How Horses Heal


With only a couple of weeks until the official beginning of spring, many of us are raring to get outside. And when the weather’s fine, indoor therapy sessions may be the last thing you, your child or your clients want to do. Fortunately, some types of therapy are meant to take place out of doors. In fact, early spring is a great time to saddle up. For children and adults with special needs, spending time on and around horses can be great fun, as well as therapeutic.

There are two types of horseback riding especially for people with disabilities—hippotherapy and therapeutic or adaptive horseback riding. One of these therapeutic activities may be right for you, your child or a client.


Derived from the Greek word for horse “hippo,” hippotherapy is a medical treatment modality that utilizes the natural movements and unique qualities of horses to produce neurological changes that may result in improved posture, increased strength and coordination and sensory integration. Hippotherapy can be beneficial to individuals with neuro-musculoskeletal disabilities such as cerebral palsy, spina bifida, neuromuscular disorders, post-traumatic brain injury, autism, ADHD and cognitive disorders. The therapy is prescribed by a physician and conducted by an occupational, physical or speech and language therapist who has received training and is certified in hippotherapy.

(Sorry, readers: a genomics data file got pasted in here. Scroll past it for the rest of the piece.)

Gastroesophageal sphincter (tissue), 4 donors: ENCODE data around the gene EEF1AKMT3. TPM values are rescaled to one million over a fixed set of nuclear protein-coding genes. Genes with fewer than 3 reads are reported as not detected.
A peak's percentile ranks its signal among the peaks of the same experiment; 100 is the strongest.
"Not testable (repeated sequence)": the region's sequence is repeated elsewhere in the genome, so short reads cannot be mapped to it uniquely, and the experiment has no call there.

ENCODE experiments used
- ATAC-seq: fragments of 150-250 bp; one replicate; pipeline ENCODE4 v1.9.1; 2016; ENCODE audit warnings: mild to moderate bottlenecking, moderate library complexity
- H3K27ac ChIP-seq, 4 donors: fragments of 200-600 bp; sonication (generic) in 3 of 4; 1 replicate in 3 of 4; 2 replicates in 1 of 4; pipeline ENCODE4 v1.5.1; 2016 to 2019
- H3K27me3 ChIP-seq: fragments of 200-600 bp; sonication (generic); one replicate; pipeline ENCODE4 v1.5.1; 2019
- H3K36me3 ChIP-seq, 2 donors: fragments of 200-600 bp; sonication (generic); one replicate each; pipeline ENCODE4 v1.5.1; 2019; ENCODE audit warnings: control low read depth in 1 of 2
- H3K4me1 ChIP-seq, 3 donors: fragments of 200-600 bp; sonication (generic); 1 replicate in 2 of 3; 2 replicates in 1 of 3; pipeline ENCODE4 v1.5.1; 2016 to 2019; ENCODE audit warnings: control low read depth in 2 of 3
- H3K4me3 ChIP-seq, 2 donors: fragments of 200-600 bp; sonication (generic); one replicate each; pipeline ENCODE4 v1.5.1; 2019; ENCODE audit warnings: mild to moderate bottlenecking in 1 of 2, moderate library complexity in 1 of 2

According to Barbara Smith, writing for Parents, “Hippotherapy provides different types of sensory stimulation — muscles and joints receive deep pressure stimulation from bouncing and holding positions (like kneeling or standing on the horse), and the brain receives vestibular stimulation (to sense movement and balance) as the horse moves (in circles, up and down hills) and changes speeds.”

A 2016 study in the Physical & Occupational Therapy in Pediatrics journal found that “Hippotherapy provided by a trained therapist who applies an intense and graded session for 10 weeks can improve body functions and performance of gross motor and fine motor activities in children with cerebral palsy.”

Therapeutic Riding (also known as Adapted Riding)

According to PATH International (The Professional Association of Therapeutic Horsemanship International) “therapeutic riding is an equine-assisted activity for the purpose of contributing positively to the cognitive, physical, emotional and social well-being of individuals with special needs.”

Therapeutic riding is similar to recreational horseback riding lessons but it’s adapted for people with disabilities and taught by an instructor who is either certified as a therapeutic riding instructor or has experience working with people with disabilities. Horses used in therapeutic riding programs are screened to ensure that they are calm, gentle and predictable enough to keep riders with special needs safe.

A recent study on the effects of therapeutic horseback riding on children and adolescents with autism spectrum disorders published in the journal of the American Academy of Child and Adolescent Psychiatry found that therapeutic riding decreased irritability and hyperactivity and improved social cognition and language skills beginning in week five of the lessons.

Interested in learning more?

Check out the American Hippotherapy Association, Inc. and Path International.